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Clash of the social networks - Friendster's fall

Friendster, one of the original social networks, was founded in 2003. It was one of the first social networking sites to attain over 1 million members. The service offered the opportunity to meet friends of your friends, share videos, photos and messages with your contacts, discover events and bands, and was also used for finding dates.

Already in 2003 Google offered 30 million US dollars to Jonathan Abrams, the founder, but Silicon Valley's venture capitalists convinced him to turn down the offer and funded him. He decided to stay a privately held company instead of selling out. And then Myspace and Facebook beat him in the clash of the social networks. Why?

In 2004 Myspace overtook Friendster in page views. What made Myspace better than Friendster was that it was more easy going, and allowed users to customize their profiles, while Friendster was removing profiles of people who put pictures of their dogs instead of pictures of themselves. Also, on Myspace you could look up anyone's profile, while on Friendster you could only view profiles of those in a small circle of your friends.

But then Facebook beat Friendster and Myspace. 

Sean Ammirati, an early stage VC and an Adjunct Professor of Entrepreneurship at Carnegie Mellon University, wrote a book The Science of Growth where he explains why some companies would scale up and other similar ones wouldn't. 

He came to the idea from teaching one of his courses which was based on Eric Ries's The Lean Startup. He then started looking for the equivalent of The Lean Startup for that next phase where a company could become the next big thing, but couldn't find it.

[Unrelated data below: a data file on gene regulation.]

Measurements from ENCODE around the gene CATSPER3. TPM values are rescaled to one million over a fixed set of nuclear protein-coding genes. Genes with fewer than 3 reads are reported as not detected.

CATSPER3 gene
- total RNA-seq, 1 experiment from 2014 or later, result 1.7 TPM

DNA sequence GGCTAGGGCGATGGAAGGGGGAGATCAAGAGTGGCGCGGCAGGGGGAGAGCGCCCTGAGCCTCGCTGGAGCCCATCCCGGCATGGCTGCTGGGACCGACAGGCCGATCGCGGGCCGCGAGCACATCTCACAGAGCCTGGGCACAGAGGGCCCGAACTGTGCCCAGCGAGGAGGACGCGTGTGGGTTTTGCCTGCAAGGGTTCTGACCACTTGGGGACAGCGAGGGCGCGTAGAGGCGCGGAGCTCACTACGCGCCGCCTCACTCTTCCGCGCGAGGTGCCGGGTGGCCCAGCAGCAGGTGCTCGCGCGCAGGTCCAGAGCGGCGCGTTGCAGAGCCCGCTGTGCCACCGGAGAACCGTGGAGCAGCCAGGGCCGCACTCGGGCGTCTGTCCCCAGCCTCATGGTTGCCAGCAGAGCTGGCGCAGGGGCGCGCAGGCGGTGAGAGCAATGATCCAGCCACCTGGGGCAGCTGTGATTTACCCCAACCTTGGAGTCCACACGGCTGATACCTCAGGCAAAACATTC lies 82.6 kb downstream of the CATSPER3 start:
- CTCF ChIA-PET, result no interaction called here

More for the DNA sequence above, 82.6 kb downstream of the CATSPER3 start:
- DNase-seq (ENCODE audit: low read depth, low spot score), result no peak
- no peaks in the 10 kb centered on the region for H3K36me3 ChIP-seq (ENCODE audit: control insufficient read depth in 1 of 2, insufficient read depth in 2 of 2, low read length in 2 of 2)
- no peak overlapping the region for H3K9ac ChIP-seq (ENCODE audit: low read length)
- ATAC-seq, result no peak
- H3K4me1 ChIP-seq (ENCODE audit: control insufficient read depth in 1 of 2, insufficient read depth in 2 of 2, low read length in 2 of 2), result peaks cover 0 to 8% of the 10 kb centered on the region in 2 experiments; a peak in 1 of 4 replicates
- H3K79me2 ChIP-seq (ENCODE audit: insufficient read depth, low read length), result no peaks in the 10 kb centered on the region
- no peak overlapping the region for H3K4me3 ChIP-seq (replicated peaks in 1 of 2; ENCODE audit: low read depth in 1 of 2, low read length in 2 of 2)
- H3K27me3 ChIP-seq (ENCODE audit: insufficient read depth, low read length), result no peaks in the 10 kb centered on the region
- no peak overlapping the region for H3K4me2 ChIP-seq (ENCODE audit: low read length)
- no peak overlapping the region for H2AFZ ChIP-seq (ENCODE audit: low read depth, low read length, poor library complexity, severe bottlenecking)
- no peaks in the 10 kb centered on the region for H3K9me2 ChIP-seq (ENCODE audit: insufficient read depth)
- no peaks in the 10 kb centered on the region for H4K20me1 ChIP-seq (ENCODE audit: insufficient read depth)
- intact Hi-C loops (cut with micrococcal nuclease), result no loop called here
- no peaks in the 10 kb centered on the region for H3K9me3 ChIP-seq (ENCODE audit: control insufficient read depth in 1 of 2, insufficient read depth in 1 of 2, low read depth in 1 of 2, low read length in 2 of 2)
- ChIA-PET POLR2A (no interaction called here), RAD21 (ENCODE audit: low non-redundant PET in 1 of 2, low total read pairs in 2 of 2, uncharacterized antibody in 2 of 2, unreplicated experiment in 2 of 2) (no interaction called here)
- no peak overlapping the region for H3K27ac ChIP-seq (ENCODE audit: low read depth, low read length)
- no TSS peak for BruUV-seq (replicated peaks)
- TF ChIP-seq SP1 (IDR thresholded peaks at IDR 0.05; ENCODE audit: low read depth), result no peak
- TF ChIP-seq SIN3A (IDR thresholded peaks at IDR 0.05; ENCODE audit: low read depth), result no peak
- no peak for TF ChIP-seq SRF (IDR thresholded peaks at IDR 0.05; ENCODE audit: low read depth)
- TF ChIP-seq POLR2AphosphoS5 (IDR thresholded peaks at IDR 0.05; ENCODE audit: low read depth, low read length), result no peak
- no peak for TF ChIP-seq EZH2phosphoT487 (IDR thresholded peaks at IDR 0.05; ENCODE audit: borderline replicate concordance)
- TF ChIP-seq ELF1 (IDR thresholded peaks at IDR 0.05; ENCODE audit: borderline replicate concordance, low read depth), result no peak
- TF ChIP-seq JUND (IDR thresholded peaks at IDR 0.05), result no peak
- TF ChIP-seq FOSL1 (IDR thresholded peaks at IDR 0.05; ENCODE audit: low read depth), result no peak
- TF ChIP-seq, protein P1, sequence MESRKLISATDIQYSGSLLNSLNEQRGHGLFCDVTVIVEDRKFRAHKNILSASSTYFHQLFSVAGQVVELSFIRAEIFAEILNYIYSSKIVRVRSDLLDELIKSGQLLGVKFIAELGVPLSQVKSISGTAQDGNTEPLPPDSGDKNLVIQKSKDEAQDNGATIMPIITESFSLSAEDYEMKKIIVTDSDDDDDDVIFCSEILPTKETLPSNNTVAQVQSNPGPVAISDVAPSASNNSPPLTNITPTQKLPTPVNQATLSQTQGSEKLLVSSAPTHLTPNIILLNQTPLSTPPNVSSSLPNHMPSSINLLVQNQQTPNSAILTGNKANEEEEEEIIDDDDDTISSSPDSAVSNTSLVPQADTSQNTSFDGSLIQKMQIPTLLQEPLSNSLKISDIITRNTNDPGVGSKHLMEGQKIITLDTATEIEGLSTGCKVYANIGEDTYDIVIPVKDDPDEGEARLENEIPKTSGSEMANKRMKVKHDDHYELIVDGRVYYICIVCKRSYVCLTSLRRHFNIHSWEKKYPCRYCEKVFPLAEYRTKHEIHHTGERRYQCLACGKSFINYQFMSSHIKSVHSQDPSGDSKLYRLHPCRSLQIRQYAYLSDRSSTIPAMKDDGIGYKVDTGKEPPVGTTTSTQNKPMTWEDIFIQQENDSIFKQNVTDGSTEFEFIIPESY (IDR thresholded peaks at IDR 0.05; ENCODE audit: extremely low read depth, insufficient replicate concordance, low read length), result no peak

He took his best students and asked them to build case studies where they looked at pairs of companies, where one company took off and the other didn't. What they found was that there are common patterns companies go through when they go through the three phases of growth, and things you can do at each phase “to be the Facebook and not the Friendster.” 

Even though Friendster had a head start and top tier VC's, Facebook focused on the right things at the right point. “The Friendster board would have conversations about how they could go into different languages, how they could monetize the site, when the site wouldn't even stay up.” 

“At Facebook they were obsessed about really solving the real problem for their customers and creating a great interaction, and then slowly rolling that out to larger audiences.”

What he also admired about Facebook was their discipline. One of the things they suspected turned out not to be validated by their research. They suspected companies to do more things when they were in the rapid growth stage, but instead, the more successful companies were focused on doing the right things.

With all the mistakes Friendster made, their end was inevitable. Even though in 2008 Friendster was still a well-known brand and had 115 million users (most outside the US) and was steadily growing in Asia, they couldn't compete with the others. Friendster then hired ex-Google executive Richard Kimber as the CEO, who focused on Friendster's expansion in Asia. By the end of 2009 the company was acquired by one of Asia's largest internet companies, MOL Global. In 2011 Friendster went from a social networking site to a social gaming site. In 2015 the site was shut down. Now the brand that it once was is almost forgotten. 

Facespace is one of the company cards in our Social Media scenario, which can be used  to extend your Playing Lean 2 game.

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